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11 Off-The-Wall Motorcycle Laws For 2022

Of all the myriad ways your local municipality schemes to separate us from our hard-earned cash, none feels as devious as the lowly traffic ticket. A moving violation is like a gut punch to your self-esteem, an ambush to your autonomy, the long arm of Johnny Law reminding you that nobody’s above the syncopated flash of red and blue in the rear view.

But a California stop might be the least of your worries in some states. We dug up a few doozies that are so bizarre, they feel designed solely to pry the Benjamins out of unsuspecting motorists’ wallets. We pored over reams of traffic code (sorta), and got tips from local officials and the folks over at Cycle Trader, who just happened to have a few head-scratchers written down, so we’ll roll those in (wait, do used bikes receive a disproportionate number of tickets?).

In any case, we rational, level-headed, emotionally mature types here at Cycle World would never encourage breaking the rules of the road in any form, so be sure to brush up on the regulations that govern your particular locality. You might be unpleasantly surprised.

1. Oregon just can’t seem to get that Wild West mentality out its system; the state has now made it perfectly fine to salvage deer and elk accidentally struck by a vehicle. But there are a few provisions to go along with that, such as: You need a permit; you have to move the entire carcass off the road; and it can salvaged for human consumption only. Either way, roadkill is now on the menu. Yum.

2. Hawaii just signed an unusual new shoulder lane law, but it’s not all that clear.Motorcycles can now use shoulder lanes, but only when the Department of Transportation says so—so quite a few details need to be ironed out, even though the law took effect in January 2019.

3. According to Virginia statute 18.2-422, you cannot conceal your identity while in certain places, including on a motorcycle. So it seems that motorcyclists can wear a costume that covers the body, so long as the face is uncovered. I guess just the Bat Cycle will have to do then.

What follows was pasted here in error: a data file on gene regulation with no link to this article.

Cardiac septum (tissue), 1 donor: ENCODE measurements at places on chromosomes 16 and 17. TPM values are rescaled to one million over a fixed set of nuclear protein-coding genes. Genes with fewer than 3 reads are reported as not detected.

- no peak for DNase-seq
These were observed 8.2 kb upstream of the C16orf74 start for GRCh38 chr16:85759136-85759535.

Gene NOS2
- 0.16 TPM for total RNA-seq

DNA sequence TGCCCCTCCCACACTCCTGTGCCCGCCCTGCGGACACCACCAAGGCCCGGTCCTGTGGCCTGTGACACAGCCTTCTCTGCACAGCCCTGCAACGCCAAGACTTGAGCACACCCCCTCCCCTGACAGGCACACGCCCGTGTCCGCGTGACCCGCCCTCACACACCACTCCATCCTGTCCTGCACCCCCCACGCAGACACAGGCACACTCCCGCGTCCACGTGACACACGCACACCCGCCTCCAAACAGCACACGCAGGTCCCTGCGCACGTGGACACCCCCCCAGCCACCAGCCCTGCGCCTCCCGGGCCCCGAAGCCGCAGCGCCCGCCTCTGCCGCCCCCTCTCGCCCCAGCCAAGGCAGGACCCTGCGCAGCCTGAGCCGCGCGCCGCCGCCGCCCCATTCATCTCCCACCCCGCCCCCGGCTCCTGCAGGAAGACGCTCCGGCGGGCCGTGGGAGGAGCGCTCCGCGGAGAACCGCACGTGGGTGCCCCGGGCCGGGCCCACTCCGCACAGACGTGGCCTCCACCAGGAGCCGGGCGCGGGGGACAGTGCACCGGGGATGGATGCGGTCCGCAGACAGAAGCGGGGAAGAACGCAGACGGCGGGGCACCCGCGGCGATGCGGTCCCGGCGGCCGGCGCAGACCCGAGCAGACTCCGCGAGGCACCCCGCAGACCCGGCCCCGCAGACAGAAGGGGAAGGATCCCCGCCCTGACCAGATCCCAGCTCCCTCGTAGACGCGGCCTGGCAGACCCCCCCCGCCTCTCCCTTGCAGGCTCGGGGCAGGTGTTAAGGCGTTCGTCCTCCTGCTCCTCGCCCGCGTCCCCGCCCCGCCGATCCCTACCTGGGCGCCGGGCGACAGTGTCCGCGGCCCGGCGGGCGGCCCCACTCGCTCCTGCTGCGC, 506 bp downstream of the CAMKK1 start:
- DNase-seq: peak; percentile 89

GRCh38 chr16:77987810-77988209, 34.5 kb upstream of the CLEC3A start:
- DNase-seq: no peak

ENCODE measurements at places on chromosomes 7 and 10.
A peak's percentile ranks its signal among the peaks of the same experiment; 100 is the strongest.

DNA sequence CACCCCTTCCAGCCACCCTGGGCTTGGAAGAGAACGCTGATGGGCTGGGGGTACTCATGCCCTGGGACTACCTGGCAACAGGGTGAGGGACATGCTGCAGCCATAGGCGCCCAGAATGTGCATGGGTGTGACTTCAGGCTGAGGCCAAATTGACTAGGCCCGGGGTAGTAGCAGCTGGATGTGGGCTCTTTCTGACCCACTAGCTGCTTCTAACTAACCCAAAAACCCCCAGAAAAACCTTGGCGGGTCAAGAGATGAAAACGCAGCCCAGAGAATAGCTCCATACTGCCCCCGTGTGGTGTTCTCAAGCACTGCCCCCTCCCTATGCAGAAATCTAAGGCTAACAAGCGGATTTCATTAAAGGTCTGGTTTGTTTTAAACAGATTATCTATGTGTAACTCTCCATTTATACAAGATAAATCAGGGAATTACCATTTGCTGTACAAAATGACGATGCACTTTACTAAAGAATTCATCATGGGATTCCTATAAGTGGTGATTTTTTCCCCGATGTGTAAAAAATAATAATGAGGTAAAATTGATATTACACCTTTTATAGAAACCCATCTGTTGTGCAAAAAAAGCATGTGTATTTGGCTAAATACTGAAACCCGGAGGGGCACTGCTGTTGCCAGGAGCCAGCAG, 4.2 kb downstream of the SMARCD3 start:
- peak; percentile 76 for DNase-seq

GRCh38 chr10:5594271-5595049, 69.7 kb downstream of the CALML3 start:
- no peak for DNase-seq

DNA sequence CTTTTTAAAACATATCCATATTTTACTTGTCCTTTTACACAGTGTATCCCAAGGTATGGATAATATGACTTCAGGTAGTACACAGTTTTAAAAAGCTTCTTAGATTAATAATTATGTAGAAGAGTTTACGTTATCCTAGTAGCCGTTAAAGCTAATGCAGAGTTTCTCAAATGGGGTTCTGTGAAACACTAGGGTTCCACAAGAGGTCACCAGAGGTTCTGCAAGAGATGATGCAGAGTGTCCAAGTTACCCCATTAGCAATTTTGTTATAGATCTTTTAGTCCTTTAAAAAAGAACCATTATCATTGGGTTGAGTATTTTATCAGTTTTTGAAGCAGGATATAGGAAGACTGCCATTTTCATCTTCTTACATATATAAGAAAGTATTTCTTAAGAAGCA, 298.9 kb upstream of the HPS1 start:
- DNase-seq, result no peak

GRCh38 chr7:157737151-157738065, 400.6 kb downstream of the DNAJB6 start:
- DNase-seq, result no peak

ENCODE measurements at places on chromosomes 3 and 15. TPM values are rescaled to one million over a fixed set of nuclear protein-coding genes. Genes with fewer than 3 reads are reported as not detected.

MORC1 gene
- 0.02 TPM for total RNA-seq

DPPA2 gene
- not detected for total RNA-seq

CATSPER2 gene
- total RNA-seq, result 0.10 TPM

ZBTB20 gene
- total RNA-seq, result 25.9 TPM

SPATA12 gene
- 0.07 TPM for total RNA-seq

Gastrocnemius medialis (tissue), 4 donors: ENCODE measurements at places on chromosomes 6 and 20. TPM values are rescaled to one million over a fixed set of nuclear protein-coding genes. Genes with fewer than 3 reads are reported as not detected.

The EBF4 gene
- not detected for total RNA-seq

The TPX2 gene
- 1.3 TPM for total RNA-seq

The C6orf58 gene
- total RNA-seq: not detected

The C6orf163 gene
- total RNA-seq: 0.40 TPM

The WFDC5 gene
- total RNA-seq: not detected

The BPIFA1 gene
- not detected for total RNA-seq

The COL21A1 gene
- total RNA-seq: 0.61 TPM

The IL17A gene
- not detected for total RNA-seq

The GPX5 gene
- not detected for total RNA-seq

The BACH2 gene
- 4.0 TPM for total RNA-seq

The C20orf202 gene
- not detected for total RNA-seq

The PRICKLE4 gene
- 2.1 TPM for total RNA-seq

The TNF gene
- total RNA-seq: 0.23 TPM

4. Motorcyclists can run red lights—legally—in more than a dozen states. In Illinois, for example, in a municipality with less than 2 million residents, motorcyclists can treat the stoplight like a stop sign—provided they yield to other traffic before proceeding. The “dead red” rule also applies in Arkansas, Idaho, Minnesota, Missouri, Nevada, North Carolina, Oklahoma, South Carolina, Tennessee, Virginia, and Wisconsin, which allow a motorcyclist to proceed with caution after coming to a complete stop through a red light that fails to detect the bike. A similar law was recently enacted in Oregon and Washington too.

5. Minnesota wants to you to put on the right pants—if you’re a student in a motorcycle learning or endorsement program, anyway. According to statute 7411.0565, students must always wear pants when riding. It also mentions suiting up in protective clothing, gloves, helmets, and eye wear too, so, sorry, super-casual riders. ATGATT, you know.

6. If you’re a wheelie demon, the state of Maine wants to have a stern talk with you—and maybe slap on some wrist jewelry. While laws against wheelies are pretty common, Maine’s regulation says a person “may not intentionally or knowingly raise the front wheel of a motorcycle off the surface.” But what if you simply Could. Not. Stop. your Triumph Speed Triple RS’s front end from elevating? Accidents happen, right?

7. Don’t let the Sooner State Police see that Avengers mag. It’s a crime to read comic books behind the wheel when driving in Oklahoma. We guess it’s okay if you’re scanning through a War and Peace hardcover, or emailing your beau on an iPad, but illustrations seem to drive the local po-po nuts.

8. There’s some debate about this, but in Alabama it’s apparently legal to drive the wrong way down a one-way street if you have a lantern attached to the front of your car. In that case, we can think of a couple of dudes on Electra Glide Ultra Classics who easily qualify. Did we also mention that it’s illegal to drive with a blindfold on in Alabama? What’s up with that, ’Bama?

9. Welcome to Nevada—now get your camel off the highway. Yep, it’s illegal In Nevada to drive a camel on the slab, though doing laps around the block seems fine. The Africa Twin’s probably a better fit for the desert anyway.

10. It may be the birthplace of the United States, but Pennsylvania needs to join the modern world. The Keystone state requires any motorist who spots a team of horses coming their way to pull well off the road, cover his/her car with a blanket, and let the horses pass. You might want to avoid the pony pies anyway.

11. Revenge is mine, Moby Dick. At least in Tennessee. Last time we checked, the Volunteer State was landlocked, but one of its traffic laws makes it legal to hunt whales from a moving car or motorcycle. Other game is illegal though, so don’t even think about it. Or maybe just move to Oregon.

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